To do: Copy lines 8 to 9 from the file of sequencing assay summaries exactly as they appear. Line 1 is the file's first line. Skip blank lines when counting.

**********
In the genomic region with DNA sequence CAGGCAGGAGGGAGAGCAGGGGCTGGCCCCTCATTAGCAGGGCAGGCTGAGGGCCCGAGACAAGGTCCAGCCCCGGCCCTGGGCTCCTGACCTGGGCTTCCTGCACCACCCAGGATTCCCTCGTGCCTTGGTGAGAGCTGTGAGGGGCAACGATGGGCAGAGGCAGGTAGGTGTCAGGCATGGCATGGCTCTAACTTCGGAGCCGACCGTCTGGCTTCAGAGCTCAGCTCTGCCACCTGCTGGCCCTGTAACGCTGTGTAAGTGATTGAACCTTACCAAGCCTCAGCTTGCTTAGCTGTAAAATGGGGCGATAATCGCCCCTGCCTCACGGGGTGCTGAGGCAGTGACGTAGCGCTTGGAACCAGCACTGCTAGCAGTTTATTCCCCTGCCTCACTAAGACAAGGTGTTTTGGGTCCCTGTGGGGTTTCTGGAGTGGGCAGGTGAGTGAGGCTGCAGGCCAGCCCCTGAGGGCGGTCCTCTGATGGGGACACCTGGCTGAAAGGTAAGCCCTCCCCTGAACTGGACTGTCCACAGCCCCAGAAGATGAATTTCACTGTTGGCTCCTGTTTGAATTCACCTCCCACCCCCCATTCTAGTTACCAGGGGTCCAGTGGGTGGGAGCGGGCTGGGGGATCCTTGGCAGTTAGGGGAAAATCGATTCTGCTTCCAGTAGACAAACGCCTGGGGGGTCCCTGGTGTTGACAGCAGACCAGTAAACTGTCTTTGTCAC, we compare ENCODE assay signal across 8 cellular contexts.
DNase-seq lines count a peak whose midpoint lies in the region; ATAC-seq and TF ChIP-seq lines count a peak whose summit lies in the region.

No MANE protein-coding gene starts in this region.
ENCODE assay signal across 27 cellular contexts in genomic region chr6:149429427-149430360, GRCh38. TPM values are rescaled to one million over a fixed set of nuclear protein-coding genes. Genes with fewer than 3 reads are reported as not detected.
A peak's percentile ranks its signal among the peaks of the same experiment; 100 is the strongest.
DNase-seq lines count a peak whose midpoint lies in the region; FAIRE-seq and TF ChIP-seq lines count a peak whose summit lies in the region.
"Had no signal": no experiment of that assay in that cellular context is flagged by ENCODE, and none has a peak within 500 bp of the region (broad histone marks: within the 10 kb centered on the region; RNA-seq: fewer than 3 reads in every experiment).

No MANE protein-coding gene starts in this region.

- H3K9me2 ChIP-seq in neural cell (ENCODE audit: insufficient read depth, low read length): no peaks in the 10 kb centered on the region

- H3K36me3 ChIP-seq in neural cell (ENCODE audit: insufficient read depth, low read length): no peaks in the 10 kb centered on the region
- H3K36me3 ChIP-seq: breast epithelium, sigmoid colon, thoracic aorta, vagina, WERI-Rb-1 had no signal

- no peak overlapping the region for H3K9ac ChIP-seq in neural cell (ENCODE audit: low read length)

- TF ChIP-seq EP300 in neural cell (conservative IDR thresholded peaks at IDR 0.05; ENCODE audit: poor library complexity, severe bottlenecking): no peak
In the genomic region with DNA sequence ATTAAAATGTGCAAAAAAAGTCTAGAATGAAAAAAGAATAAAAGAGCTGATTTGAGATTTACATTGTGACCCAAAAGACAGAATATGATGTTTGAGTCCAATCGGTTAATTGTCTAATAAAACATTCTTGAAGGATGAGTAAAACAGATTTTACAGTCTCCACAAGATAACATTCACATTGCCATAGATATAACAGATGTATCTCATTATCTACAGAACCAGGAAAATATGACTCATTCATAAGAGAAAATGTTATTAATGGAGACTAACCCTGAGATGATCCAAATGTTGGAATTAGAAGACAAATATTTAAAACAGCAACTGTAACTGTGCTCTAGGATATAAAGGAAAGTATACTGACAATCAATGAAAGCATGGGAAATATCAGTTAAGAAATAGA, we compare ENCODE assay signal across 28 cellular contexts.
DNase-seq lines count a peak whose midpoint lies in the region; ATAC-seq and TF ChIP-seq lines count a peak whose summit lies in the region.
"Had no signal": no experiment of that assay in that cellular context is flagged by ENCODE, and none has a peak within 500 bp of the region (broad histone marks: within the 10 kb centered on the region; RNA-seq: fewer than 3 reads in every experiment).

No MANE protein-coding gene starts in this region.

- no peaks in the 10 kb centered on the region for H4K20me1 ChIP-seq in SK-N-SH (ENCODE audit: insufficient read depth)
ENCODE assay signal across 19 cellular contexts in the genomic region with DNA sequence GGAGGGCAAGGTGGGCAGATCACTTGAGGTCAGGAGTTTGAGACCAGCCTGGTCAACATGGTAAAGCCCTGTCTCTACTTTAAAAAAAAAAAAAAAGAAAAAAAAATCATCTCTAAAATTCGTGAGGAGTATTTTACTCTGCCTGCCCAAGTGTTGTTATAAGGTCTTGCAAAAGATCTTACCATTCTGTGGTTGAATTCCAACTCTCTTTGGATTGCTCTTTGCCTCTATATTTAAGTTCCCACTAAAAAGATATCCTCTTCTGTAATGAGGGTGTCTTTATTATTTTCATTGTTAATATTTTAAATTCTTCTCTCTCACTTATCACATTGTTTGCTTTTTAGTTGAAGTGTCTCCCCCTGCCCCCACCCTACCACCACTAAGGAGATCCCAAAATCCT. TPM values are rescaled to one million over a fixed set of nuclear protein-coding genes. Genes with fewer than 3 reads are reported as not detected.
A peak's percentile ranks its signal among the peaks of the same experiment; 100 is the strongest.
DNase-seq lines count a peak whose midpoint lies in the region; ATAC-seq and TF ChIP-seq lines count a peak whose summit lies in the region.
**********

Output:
No MANE protein-coding gene starts in this region.

- H3K9me2 ChIP-seq in neural cell (ENCODE audit: insufficient read depth, low read length): no peaks in the 10 kb centered on the region